May 25 2013 Latest news:
It is a family affair as the Harrolds take over the Walpole Arms pub at Itteringham. Front row, left to right, Lydia, Louise and Danni. Back row, left to right, Nina, Michael, Oliver and Adam Clarke from Larking Gowen. Picture: SUBMITTED
Monday, February 27, 2012
A Norfolk family with farming roots and catering experience has taken over an award-winning gastro pub which went into administration.
The Harrolds have bought the Walpole Arms at Itteringham, and are currently refurbishing it ready for a spring reopening.
The family has been farming at nearby Oulton since the 1930s and will be using their own land and other local producers to supply for the re-launched business.
Nina Harrold and brother Oliver will be involved in the day-to-day running. Nina originally worked for Galton Blackiston at Morston Hall and has also worked in catering establishments in Australia and London.
Michael Harrold said: “Our aim will be to focus on the best seasonal produce grown and raised locally from our own farm and other top quality producers. We want to deliver great food at a realistic price.
“We also want to make sure the Walpole Arms is returned to tip top condition, which is why we are carrying out a major renovation and refurbishment project. Once that is complete we look forward to opening its doors and welcoming customers both old and new.”
The revamp includes re-roofing, installation of a complete new kitchen as well as improvements to the bar, dining area and gardens.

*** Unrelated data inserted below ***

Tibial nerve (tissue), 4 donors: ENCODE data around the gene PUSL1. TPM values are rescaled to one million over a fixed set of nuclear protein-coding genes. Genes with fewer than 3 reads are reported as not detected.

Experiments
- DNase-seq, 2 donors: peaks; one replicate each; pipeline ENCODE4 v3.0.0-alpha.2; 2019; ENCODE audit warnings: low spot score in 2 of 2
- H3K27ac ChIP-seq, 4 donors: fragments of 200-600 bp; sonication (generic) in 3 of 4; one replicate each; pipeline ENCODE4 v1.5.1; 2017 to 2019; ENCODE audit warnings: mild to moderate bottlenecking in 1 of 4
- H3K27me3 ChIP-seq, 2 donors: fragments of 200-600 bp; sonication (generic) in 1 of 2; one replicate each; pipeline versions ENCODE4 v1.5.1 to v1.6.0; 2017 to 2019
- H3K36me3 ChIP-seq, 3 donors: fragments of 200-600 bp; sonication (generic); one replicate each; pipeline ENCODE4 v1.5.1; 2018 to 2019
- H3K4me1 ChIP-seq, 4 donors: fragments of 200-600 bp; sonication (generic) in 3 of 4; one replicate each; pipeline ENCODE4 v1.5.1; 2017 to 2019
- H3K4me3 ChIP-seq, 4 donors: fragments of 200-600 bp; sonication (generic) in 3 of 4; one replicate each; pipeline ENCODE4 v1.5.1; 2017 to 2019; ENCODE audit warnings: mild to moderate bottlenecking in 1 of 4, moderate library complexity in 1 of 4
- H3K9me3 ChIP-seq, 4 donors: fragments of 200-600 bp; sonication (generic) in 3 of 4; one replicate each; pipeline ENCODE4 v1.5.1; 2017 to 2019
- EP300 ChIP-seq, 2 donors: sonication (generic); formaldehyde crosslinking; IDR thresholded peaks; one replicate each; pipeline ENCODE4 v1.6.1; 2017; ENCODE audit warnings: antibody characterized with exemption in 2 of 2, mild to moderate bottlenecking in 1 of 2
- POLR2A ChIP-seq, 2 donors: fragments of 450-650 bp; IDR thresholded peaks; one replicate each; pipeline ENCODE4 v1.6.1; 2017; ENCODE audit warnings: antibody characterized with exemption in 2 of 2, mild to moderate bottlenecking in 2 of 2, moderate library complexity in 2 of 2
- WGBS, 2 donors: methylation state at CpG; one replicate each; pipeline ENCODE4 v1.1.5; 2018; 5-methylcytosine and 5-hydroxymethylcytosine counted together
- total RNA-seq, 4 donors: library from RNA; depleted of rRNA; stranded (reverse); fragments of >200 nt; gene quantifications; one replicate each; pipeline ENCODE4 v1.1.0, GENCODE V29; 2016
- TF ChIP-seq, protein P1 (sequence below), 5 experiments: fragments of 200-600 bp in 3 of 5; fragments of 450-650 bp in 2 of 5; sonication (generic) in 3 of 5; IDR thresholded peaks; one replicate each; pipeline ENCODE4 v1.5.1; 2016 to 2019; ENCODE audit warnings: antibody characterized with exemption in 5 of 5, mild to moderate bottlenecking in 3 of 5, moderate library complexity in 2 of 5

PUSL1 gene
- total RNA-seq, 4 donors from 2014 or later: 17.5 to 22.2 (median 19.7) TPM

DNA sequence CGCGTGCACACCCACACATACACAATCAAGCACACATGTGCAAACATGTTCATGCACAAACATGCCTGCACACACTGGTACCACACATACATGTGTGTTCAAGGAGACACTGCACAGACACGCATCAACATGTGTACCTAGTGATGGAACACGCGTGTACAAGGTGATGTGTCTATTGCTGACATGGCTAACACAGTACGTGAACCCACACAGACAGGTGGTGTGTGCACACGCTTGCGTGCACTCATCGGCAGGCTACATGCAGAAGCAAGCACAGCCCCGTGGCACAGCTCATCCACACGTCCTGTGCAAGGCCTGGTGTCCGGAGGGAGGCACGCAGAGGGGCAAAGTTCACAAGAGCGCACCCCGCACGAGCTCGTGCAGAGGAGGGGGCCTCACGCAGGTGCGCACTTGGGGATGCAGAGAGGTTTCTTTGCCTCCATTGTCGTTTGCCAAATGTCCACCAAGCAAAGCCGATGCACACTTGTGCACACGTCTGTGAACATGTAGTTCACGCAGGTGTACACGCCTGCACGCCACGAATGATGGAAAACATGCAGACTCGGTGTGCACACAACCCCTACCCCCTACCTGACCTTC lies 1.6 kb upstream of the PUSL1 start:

The 18th century inn was last re-launched in 2001 after which it went on to win a string of awards, including the prestigious Michelin Guide Bib Gourmand for 11 years running.
It changed hands in 2007 and went into administration just before Christmas due to a downturn in trade and cash flow difficulties. Administrators, who had it on the market with a guide price of £750,000, reported keen interest and were always confident of a sale.
Joint administrator Adam Clarke from Larking Gowen said: “The Walpole Arms enjoyed a great reputation and we were always optimistic of being able to find a buyer and are delighted to have done it so quickly.
“We are also pleased to have sold it to local people who understand what the pub, and the area, is all about.”
As the gates to the Royal Hospital Gardens at Chelsea opened to the world’s media yesterday, with a frenzy of activity as photographers and camera crews vied for the best vantage points, there was also a very palpable sense of relief among the hundreds of nurserymen and women who have come to exhibit their prize horticultural specimens that their stands were complete and looking their very best.